Unlike Shinto, the object of worship, the Buddha, is enshrined in a visible place. In temples, Buddhas such as Shakyamuni Buddha and Kannon Bosatsu are enshrined. The most important Buddha in a temple is called “honzon,” or “principal image”.

People face the visible Buddha image, put their hands together, and worship. However, there are some hidden Buddha images that are not open to the public.

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Definition of Shinto Shrine and Buddhist Temple: Different Architecture

Shinto Shrine

In ancient times, shrines played an important role in the government, i.e., the peaceful governance of the world. Shrines were at the center of matsurigoto (government), and the chief of each clan played an important role as the person who worshipped the guardian gods of one’s resident area.

Shrines consisted mainly of three parts: torii (gateway to the shrine), approach, and shrine pavilions.

Thus, since most shrines have torii gates, it is one of the main features that distinguish them from temples. The torii serves as a boundary between the sacred realm where the deity resides and the world where people live.

In many cases, guardian dogs or foxes are placed on both sides of the entrance.

The main shrine building is divided into a hall of worship and the main shrine building. The main shrine building houses the sacred object, which is not visible to the public.

The architecture of shrines is relatively simple and delicate compared to that of temples, with many structures made of natural materials such as thatch, hiwada (cypress bark), and kokera (wood shingles).

Most shrines are named after the deities they enshrine.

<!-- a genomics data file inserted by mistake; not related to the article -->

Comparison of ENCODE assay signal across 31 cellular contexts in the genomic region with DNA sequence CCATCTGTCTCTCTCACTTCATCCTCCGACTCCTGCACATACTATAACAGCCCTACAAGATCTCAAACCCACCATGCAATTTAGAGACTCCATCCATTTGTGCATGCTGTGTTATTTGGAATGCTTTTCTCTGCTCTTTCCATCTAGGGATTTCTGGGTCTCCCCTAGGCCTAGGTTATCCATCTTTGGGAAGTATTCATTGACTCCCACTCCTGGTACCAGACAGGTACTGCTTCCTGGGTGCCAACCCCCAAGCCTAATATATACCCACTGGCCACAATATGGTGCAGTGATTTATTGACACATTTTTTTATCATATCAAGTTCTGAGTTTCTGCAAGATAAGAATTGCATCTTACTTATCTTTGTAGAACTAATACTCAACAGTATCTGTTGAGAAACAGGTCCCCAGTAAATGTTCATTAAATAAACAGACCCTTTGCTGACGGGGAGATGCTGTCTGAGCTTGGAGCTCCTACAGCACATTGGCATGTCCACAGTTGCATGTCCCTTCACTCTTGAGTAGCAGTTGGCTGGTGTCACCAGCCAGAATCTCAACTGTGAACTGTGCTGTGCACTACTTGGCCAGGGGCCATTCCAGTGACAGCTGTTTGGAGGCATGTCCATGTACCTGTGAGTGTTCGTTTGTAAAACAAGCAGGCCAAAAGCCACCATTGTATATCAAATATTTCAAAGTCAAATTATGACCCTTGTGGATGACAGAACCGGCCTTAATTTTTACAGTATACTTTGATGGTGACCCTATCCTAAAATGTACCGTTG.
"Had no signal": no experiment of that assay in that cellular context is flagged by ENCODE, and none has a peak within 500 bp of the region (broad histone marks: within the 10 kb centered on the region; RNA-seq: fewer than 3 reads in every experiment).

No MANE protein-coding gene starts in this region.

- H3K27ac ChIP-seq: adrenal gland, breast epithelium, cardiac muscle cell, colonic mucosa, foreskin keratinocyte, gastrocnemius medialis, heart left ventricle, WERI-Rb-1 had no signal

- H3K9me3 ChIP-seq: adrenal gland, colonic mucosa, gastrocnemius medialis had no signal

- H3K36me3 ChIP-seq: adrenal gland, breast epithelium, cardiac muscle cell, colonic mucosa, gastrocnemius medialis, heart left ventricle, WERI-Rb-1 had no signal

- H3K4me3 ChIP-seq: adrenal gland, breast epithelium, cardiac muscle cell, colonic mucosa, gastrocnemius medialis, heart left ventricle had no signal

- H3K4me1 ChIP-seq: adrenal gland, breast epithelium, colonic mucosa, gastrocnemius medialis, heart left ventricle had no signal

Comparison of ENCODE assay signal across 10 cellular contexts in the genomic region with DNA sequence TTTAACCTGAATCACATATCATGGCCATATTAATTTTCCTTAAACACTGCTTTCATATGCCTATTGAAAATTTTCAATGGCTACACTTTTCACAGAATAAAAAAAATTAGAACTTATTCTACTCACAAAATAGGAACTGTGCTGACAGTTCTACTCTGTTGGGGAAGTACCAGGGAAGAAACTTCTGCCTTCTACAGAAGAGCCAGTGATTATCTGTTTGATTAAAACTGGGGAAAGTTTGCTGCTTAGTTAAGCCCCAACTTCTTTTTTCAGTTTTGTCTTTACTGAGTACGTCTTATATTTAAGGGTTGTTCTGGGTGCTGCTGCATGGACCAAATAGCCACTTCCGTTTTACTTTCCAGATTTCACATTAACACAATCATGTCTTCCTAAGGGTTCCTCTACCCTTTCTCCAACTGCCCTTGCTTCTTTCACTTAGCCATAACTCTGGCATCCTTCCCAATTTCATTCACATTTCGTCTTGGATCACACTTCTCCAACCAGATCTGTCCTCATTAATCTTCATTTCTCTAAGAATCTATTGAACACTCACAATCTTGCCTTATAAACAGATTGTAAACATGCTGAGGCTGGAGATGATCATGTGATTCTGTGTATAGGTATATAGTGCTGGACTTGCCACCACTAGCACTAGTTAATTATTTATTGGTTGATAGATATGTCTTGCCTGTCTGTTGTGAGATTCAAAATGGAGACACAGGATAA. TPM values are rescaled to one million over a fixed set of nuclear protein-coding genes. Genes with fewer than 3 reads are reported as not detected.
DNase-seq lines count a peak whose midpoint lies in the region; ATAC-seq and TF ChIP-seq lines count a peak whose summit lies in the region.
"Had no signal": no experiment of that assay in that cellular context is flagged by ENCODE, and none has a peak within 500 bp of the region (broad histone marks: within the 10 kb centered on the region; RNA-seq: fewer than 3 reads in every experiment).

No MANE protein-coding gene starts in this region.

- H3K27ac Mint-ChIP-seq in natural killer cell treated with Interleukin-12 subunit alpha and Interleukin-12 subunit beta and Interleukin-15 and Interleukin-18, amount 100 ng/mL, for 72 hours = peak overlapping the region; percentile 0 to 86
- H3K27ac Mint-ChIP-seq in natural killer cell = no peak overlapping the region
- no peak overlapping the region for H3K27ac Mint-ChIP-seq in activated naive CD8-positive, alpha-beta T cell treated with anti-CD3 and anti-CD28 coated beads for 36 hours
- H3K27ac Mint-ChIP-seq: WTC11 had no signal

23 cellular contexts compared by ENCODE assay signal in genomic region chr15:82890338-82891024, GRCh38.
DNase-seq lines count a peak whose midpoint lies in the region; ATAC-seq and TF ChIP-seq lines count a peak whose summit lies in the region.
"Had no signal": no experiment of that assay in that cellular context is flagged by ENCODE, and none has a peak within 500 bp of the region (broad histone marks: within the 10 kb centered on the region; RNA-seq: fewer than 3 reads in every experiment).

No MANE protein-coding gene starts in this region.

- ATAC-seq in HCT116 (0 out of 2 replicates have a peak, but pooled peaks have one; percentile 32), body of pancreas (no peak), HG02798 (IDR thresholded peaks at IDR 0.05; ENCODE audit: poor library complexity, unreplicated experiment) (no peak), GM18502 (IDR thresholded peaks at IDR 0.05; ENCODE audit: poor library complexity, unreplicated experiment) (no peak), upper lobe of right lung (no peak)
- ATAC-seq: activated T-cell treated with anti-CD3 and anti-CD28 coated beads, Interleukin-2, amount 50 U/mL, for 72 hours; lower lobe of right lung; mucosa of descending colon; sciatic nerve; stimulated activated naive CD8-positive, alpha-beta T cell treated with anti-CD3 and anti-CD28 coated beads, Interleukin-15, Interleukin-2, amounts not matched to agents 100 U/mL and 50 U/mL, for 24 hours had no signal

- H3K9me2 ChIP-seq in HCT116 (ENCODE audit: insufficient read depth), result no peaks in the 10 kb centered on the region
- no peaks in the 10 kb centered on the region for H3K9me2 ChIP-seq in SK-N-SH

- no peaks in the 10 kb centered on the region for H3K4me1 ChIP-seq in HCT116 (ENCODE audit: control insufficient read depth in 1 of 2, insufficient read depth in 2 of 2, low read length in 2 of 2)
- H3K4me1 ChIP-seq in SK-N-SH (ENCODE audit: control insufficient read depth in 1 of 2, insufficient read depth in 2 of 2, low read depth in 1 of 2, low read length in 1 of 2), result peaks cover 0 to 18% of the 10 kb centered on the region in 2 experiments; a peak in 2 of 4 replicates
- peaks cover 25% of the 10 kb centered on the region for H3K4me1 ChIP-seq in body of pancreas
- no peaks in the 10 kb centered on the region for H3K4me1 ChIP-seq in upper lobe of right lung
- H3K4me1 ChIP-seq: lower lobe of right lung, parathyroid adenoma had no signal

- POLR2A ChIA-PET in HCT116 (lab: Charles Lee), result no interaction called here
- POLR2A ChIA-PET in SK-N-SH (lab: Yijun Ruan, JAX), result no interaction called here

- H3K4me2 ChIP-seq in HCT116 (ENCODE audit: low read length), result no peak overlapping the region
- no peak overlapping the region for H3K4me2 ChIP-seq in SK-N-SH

Shinto Shrine: Layout, History, and Functions

Buddhist Temple

On the other hand, Buddhist institutions are temples.

Temples were introduced from Baekje to the Japanese Imperial Court in the mid-6th century and came to function as political and power apparatuses.

Temples often have a San-mon (gateway) to the temple and statues of Niou Guardians enshrined in the gateway. The name “San-mon” comes from the fact that the temple was originally built on a mountain.

Additionally, temples have a Dharma hall where monks give sermons, a Kondo hall where the principal image of Buddha is enshrined, and a stupa representing the Buddha.

The roofs of temples are often tiled, and the decorations are gaudy and massive.

Temples are divided into two parts: the monks’ quarters, where those seeking enlightenment live, and the place, where teachings are given to the general public.

People call this place a lecture hall, which is usually built behind the Kondo.

Different Roles: Shinto Shrine and Buddhist Temple


Photo by Tong Su on Unsplash

Those who serve the gods at shrines are called “Shinshoku” or “Kan-nushi” (priests or priestesses). Among them, the person in charge of the shrine is called “Guji” (the chief priest).

The work of the priesthood includes rituals, the clerical business of a Shinto shrine, and performing prayers at shrines.

Besides, women called miko (shrine maidens) assist the priests and perform kagura dances and other rituals at Shinto ceremonies.

Since Shinto has no verbalized doctrine, there are no scriptures. Therefore, they do not preach like priests at temples.

However, they do recite “norito” or prayers of thanksgiving, to convey their wishes to the gods.


Photo by Steven Su on Unsplash

In Buddhism, on the other hand, the priest is a monk, and his main role is to preach teachings. Let alone his training to be enlightened.